Whether you’ve been homeschooling for years, or just recently made the shift, the learning possibilities can extend far beyond reading and arithmetic. Have you thought about adding a homeschool cooking curriculum to the agenda?
In my humble opinion, hands-on life skills not only provide practical knowledge and self-sufficiency but also bring an element of fun and excitement to your child’s day.
Even if you believe in the importance of teaching your kids to cook, adding one more “to-do” can seem like too much — I get it! But, I admit that it wasn’t until our family added some formal structure around learning to cook that it actually happened in a methodical way.
Besides, putting together a cooking curriculum is also a great way to incorporate subjects like reading, math, and science into a practical skill set.
In this article, we’ll look at how to put together your own homeschool cooking curriculum and plenty of free resources for putting together your own kids cooking lesson plans. I’ve also compiled a list of the best online kids cooking classes that will engage your kids from preschool through high school.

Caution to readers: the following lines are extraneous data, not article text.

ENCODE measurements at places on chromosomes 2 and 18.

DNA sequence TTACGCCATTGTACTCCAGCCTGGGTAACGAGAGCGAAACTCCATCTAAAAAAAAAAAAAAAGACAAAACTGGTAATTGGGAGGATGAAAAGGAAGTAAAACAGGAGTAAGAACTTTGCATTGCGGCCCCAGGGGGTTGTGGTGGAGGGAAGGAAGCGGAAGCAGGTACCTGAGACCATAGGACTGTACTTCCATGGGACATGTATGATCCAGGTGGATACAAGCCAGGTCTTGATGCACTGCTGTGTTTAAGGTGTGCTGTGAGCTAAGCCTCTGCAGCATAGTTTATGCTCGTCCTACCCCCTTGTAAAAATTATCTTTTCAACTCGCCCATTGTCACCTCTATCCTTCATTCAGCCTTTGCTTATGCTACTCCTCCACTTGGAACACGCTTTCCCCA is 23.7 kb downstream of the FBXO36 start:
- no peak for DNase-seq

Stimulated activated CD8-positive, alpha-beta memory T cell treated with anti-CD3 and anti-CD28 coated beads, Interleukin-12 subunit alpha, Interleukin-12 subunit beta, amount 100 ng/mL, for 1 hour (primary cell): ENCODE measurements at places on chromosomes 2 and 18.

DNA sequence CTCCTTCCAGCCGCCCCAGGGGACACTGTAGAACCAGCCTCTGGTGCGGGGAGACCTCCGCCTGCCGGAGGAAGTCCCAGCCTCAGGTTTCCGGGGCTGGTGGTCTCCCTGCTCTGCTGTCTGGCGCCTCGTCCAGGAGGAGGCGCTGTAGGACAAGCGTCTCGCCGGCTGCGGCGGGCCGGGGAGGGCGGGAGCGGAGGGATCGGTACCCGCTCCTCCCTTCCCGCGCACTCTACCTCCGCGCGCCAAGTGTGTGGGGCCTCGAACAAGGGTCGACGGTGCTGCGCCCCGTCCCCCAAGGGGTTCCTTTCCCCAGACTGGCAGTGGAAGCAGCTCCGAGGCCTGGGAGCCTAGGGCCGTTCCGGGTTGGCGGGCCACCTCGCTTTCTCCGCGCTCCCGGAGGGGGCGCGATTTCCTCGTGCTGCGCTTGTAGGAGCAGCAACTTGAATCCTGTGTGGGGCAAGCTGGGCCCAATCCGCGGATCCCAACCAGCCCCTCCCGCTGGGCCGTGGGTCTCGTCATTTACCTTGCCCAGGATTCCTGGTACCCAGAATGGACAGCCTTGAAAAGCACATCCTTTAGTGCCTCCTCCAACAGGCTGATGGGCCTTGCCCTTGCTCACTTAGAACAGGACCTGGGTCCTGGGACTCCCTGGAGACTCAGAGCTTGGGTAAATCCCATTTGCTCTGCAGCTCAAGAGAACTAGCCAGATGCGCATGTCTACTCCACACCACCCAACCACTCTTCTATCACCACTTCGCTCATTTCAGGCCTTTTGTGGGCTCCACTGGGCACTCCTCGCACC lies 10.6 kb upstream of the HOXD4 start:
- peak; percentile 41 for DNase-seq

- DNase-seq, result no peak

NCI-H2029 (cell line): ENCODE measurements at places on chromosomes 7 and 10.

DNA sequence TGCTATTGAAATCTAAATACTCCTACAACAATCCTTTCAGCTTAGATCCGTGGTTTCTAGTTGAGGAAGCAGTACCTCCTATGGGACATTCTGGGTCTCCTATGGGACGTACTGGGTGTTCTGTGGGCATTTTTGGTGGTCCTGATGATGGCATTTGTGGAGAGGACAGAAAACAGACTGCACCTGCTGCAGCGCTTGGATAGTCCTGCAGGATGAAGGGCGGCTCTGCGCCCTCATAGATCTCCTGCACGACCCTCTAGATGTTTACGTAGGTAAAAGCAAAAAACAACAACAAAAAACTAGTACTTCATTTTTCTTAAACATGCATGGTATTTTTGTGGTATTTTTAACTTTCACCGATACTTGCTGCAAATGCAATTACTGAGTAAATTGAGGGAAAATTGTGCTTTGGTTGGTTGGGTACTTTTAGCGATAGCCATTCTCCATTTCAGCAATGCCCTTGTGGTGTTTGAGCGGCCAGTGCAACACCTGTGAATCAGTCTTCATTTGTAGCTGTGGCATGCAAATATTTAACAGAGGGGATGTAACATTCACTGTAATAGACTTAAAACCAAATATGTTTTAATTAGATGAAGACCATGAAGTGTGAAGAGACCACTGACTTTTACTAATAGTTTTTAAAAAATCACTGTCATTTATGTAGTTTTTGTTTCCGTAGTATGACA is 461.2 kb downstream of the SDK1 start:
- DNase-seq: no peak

How to put together your own homeschool cooking curriculum
You may be nodding in agreement, saying, “This all sounds good.”
And also asking yourself, “But where in the world do I start to put together a homeschool cooking curriculum?”
While it can sound overwhelming, let’s break it into three easy steps. Determine your why, your what, and your how.
1. Why? Determining your homeschool cooking objectives
It’s always helpful to start with your end goals in mind. What do you hope your kids will take away from time in the kitchen?
Cooking curriculum for middle school students may have different objectives than for preschoolers. Goals could include:
- Becoming self-sufficient in the kitchen → Being able to safely navigate the space and prepare nourishing meals leads to greater independence and overall health.
- Gaining a greater connection to real food → Exploring whole foods, where they come from, and how to use them to build balanced meals provides a healthy connection for kids.
- Developing pure culinary skills → Proficiency and competence with kitchen tools, flavor profiles, and cooking techniques opens up new possibilities for creative expression and future professions.
- A creative medium for applying math, reading, and science → Cooking offers practice with numbers, letters, and following instructions. It is also a platform for diving into history, culture, biology, chemistry, and even geography!